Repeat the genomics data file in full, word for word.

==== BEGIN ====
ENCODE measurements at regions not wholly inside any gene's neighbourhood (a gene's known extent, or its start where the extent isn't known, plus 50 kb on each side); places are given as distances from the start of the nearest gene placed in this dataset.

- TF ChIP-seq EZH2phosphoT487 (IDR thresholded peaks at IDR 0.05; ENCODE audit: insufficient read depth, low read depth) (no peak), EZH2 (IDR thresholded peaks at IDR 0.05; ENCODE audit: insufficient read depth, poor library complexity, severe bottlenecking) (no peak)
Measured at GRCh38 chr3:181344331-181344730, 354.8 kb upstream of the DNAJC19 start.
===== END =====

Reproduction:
ENCODE measurements at regions not wholly inside any gene's neighbourhood (a gene's known extent, or its start where the extent isn't known, plus 50 kb on each side); places are given as distances from the start of the nearest gene placed in this dataset.

- TF ChIP-seq EZH2phosphoT487 (IDR thresholded peaks at IDR 0.05; ENCODE audit: insufficient read depth, low read depth) (no peak), EZH2 (IDR thresholded peaks at IDR 0.05; ENCODE audit: insufficient read depth, poor library complexity, severe bottlenecking) (no peak)
Measured at GRCh38 chr3:181344331-181344730, 354.8 kb upstream of the DNAJC19 start.